American Indians •  Anthropology and Southwest

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Hopi Snake Ceremonies

Revised edition

Jesse Fewkes

The Hopi Snake dance was first described in 1884 and through many articles over the last 100 years has become one of the best known of all aboriginal American Indian ceremonies. Yet, despite its notoriety, it was, and continues to be, little understood by those who are not Hopi Indians. Visitors to the Hopi's remote reservation in the Arizona desert watch in amazement as members of the Hopi Snake Society, males of all ages, dance with living rattlesnakes clenched between their teeth.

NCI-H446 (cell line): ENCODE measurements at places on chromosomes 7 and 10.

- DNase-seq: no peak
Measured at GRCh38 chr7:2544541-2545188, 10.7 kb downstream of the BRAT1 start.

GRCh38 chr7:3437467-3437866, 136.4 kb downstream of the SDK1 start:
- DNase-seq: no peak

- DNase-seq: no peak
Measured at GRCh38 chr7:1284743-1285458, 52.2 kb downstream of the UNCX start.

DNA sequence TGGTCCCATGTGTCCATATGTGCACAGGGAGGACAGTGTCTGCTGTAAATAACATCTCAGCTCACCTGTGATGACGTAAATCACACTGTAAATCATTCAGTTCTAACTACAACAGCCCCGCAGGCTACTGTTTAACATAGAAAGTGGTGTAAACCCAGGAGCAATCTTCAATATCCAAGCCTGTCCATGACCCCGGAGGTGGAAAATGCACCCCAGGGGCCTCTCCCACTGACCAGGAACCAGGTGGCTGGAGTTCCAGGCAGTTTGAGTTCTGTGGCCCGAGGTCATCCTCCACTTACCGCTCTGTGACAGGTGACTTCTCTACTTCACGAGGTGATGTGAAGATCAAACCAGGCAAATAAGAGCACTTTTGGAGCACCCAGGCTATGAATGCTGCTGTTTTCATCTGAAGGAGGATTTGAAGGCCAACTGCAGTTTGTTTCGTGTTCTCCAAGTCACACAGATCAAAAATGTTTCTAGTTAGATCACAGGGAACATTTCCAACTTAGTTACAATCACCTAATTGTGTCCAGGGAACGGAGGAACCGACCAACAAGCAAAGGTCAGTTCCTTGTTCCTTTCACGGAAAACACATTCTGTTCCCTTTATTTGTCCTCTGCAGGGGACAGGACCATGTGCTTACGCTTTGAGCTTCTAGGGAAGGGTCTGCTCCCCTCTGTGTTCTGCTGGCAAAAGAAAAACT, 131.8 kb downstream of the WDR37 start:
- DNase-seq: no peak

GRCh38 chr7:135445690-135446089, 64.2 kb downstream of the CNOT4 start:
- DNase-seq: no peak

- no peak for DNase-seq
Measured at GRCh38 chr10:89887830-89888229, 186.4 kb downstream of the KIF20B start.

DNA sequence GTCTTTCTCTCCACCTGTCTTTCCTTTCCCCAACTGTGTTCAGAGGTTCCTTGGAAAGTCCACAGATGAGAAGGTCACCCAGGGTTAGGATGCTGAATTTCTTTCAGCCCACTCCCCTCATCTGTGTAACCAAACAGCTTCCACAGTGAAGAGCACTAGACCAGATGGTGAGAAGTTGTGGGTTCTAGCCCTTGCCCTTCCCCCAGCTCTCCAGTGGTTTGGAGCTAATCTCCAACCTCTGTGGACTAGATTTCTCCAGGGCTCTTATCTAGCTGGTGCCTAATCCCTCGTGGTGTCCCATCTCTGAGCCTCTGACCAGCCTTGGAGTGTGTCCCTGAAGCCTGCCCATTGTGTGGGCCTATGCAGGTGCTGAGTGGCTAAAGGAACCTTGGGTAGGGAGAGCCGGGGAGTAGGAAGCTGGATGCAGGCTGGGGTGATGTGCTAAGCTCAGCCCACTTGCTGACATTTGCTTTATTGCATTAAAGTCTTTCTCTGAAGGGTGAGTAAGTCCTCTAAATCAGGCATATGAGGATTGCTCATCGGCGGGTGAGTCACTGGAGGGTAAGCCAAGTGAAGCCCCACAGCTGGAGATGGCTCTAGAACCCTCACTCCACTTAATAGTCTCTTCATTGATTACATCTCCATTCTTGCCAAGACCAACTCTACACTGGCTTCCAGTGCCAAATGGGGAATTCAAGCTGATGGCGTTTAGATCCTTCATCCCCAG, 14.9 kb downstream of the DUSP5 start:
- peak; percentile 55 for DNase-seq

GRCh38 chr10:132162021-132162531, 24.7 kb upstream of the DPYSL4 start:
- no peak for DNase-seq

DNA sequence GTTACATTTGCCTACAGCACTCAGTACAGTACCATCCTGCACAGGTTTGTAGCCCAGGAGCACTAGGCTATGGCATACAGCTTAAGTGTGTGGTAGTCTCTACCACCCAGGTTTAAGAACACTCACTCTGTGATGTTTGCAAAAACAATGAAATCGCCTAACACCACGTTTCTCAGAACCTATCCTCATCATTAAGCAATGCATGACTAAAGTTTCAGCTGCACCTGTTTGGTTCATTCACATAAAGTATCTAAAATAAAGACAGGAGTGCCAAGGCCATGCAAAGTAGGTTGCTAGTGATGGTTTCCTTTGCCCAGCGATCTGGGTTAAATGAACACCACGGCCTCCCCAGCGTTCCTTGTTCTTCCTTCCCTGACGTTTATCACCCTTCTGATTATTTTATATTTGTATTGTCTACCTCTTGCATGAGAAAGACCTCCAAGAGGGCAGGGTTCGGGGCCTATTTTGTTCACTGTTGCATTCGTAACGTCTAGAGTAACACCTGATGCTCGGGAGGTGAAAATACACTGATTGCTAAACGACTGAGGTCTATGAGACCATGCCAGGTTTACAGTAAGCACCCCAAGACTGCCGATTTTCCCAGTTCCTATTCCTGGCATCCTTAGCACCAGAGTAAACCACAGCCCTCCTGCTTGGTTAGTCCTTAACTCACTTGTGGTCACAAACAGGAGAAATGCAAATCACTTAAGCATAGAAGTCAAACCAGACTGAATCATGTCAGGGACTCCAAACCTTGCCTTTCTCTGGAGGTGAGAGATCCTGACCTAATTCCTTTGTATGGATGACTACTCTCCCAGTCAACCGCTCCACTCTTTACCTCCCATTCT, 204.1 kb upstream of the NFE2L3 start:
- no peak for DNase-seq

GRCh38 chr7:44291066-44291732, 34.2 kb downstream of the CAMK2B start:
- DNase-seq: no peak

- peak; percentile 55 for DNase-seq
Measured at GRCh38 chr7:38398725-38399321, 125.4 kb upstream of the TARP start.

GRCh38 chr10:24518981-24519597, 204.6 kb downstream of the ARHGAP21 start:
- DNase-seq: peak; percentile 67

The ceremony ensures plenty of spring water and abundant rain for the maturing crops, and dramatizes the legend of the Snake Clan as the Snake Priests wash the snakes ritually, and carry them in their teeth during the public dance.

This revised edition of the classic Bureau of American Ethnology reports from 1894-98 includes a new preface from the publisher, and additional period photographs of the ceremony.


Jesse Walter Fewkes (1850-1930) began studying the Snake Ceremony in 1891 and continued for six years.

Published By Avanyu Publishing

8.5 x 11 in. 160 pages 40 halftones, 24 illustrations